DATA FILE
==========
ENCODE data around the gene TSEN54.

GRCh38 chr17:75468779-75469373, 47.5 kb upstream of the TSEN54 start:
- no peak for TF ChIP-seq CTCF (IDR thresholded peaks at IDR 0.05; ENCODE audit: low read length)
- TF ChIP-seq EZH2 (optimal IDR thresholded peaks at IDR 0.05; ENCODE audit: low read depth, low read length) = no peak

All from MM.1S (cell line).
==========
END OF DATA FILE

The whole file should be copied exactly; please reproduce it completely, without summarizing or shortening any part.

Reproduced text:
ENCODE data around the gene TSEN54.

GRCh38 chr17:75468779-75469373, 47.5 kb upstream of the TSEN54 start:
- no peak for TF ChIP-seq CTCF (IDR thresholded peaks at IDR 0.05; ENCODE audit: low read length)
- TF ChIP-seq EZH2 (optimal IDR thresholded peaks at IDR 0.05; ENCODE audit: low read depth, low read length) = no peak

All from MM.1S (cell line).